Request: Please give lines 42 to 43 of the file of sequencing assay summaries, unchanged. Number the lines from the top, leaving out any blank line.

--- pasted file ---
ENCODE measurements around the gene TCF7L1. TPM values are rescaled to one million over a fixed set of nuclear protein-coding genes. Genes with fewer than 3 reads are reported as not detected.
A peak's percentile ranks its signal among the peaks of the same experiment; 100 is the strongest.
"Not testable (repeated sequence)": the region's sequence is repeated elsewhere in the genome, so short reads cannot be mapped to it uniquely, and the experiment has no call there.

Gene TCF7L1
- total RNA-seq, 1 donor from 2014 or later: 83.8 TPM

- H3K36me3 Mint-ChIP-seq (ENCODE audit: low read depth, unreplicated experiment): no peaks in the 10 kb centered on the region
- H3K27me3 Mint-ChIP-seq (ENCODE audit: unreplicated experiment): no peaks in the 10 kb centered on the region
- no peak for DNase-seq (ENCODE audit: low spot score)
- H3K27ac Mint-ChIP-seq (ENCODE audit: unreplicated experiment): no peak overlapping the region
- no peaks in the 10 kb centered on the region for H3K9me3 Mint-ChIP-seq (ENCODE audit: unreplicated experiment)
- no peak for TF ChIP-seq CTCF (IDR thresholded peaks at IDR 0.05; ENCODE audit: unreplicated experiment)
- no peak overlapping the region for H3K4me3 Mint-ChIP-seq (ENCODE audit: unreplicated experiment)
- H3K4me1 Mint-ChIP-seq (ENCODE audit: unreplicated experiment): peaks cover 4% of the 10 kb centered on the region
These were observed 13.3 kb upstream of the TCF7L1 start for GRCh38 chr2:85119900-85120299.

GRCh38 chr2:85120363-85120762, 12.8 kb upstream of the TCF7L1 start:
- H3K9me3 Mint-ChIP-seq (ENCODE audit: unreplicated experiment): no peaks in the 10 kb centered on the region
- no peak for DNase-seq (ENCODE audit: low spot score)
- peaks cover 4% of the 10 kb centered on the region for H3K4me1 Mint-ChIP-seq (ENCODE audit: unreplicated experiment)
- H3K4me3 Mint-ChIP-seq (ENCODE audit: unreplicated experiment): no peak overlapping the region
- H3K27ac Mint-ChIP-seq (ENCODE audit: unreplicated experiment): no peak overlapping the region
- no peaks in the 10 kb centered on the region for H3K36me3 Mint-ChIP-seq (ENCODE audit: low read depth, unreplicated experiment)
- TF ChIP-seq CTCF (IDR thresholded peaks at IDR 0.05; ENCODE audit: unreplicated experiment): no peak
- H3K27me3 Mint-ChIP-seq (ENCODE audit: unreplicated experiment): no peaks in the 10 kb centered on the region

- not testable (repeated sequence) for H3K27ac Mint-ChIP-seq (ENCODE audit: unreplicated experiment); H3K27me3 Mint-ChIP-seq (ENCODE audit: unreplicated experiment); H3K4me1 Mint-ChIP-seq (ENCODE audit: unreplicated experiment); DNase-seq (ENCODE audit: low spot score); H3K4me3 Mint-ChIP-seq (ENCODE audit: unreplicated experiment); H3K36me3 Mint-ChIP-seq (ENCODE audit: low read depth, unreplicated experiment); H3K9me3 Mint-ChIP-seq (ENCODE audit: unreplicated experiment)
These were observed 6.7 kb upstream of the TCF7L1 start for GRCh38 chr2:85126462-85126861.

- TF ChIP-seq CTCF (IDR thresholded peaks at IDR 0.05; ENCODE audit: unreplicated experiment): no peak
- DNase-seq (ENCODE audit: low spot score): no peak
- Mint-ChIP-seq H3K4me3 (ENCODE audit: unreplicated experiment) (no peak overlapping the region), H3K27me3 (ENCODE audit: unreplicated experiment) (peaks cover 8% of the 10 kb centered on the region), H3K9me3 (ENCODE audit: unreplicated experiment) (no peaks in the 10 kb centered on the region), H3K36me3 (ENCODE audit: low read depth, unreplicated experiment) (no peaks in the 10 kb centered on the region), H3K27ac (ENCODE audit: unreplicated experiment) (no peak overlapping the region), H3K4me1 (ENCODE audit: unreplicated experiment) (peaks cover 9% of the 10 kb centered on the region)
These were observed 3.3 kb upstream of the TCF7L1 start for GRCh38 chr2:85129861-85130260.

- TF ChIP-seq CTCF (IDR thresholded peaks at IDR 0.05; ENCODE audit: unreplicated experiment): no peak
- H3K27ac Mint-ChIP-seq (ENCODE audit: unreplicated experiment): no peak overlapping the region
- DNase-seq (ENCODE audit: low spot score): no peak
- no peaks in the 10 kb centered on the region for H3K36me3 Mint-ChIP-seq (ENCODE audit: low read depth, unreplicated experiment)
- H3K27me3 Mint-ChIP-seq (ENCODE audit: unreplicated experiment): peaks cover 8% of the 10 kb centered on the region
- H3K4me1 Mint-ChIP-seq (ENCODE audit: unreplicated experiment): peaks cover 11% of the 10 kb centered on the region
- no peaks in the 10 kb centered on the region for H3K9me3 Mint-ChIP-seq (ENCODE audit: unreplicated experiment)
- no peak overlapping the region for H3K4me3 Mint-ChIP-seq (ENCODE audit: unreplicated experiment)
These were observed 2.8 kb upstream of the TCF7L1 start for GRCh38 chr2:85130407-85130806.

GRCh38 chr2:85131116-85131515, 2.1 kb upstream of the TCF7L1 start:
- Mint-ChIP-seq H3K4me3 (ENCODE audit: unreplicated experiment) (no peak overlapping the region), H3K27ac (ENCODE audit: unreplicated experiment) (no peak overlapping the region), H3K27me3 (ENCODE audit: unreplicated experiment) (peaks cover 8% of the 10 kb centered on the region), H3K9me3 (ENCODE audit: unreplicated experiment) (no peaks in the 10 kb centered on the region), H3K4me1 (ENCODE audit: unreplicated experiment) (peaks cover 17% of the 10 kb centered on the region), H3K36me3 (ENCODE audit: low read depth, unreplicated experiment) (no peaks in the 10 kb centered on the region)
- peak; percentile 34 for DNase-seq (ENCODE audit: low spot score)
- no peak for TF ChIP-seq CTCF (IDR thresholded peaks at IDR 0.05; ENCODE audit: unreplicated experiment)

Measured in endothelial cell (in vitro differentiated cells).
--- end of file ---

- no peak for TF ChIP-seq CTCF (IDR thresholded peaks at IDR 0.05; ENCODE audit: unreplicated experiment)

Measured in endothelial cell (in vitro differentiated cells).